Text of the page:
From NC Policy Watch last January:
One interesting tidbit in the report shows the percentage of students of color enrolled in charters has increased each of the last four school years.
From 2014-15 school year to the 2017-18 school years, the percentage of students of color enrolled in charters rose slightly, from 41.5 percent to 45 percent.
During that same span, the percentage of students identified as economically disadvantaged dipped slightly from roughly 35 percent during the 2014-15 school year to approximately 33 percent.
Another tidbit: The percentage of Latino students enrolled in charters ticked up slightly from 9.2 percent to 9.9 percent, the second consecutive increase following the creation of a task force by Lt. Gov. Dan Forest to examine charter school outreach to Hispanic families.
Yet that number still lags behind traditional schools, where Latino students accounted for more than 16 percent of overall enrollment as of 2015-2016.
And in North Carolina, we are seeing more instances of charter schools helping enable what is called “white flight.” Here is an example that the Washington Post highlighted this past May in a rural district in North Carolina.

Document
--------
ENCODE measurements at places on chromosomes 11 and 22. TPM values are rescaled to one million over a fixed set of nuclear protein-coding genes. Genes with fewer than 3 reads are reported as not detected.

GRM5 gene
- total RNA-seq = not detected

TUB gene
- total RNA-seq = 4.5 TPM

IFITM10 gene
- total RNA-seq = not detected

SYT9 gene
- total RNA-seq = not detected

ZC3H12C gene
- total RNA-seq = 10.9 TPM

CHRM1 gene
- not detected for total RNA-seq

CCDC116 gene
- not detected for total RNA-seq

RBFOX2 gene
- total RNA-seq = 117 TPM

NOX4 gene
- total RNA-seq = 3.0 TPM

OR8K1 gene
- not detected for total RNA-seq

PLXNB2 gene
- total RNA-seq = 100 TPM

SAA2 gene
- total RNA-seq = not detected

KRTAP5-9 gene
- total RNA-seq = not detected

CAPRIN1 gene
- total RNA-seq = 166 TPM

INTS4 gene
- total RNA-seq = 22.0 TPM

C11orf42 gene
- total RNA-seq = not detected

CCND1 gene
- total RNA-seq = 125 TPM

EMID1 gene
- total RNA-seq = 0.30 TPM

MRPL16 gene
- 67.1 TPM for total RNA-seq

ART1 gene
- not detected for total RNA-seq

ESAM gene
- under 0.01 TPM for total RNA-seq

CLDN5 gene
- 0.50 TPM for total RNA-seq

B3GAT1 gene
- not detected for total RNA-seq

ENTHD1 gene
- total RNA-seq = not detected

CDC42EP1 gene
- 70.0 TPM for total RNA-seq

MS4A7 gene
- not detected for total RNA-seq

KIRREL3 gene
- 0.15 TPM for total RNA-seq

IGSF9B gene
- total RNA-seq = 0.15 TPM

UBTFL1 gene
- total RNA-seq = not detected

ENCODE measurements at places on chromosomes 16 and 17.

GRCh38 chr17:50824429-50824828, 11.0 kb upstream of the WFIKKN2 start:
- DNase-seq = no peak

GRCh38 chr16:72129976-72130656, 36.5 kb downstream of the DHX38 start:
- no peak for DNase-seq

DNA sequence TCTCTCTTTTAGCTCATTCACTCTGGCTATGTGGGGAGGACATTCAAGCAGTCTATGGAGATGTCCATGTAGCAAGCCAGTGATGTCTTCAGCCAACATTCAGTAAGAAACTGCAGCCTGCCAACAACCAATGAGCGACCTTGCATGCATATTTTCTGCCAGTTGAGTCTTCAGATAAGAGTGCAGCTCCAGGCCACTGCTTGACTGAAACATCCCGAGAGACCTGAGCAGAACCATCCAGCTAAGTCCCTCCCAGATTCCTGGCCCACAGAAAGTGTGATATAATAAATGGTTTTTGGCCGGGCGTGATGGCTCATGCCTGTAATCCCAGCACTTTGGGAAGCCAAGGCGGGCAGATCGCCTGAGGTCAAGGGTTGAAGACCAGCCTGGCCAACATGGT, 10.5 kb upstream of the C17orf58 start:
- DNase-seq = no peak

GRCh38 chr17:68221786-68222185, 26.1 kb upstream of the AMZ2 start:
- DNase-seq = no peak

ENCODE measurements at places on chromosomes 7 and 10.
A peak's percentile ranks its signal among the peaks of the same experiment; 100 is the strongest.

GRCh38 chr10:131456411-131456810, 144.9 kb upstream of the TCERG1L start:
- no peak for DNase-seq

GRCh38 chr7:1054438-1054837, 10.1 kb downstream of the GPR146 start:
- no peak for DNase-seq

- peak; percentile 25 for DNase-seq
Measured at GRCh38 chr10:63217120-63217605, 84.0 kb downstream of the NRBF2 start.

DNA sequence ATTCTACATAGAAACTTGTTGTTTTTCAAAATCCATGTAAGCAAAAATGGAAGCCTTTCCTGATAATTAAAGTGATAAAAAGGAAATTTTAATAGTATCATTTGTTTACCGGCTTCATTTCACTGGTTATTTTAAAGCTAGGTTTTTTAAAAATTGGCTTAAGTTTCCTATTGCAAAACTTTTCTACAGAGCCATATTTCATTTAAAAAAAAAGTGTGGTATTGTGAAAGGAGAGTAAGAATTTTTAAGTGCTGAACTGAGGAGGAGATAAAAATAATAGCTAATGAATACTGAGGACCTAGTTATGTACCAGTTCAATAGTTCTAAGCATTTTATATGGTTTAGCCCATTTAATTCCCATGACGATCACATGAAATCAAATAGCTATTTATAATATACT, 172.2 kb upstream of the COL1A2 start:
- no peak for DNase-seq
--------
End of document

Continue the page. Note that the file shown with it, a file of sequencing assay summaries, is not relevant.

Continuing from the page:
It was put together by Justin Parmenter and Rodney Pierce and it makes reference to a new law (Municipal Charter School Bill) that allows for local municipalities to take public funds and create charter schools for their students within the city limits. The problem is that the original bill listed four municipalities – all of which were over 80% white and fairly affluent in a county that has one of the largest populations in the state.
And that article also makes mention of the fact that many charter schools are minority-majority.
While some charter schools in some states have helped low-income students improve academically, in North Carolina they’ve been used predominantly as a vehicle for affluent white folks to opt out of traditional public schools. Trends of racial and economic segregation that were already worrisome in public schools before the [charter] cap was lifted [in 2012] have deepened in our charter schools. Now more than two-thirds of our charter schools are either 80 percent+ white or 80 percent+ students of color. Charter schools are not required to provide transportation or free/reduced-price meals, effectively preventing families that need help in those areas from having access to the best schools.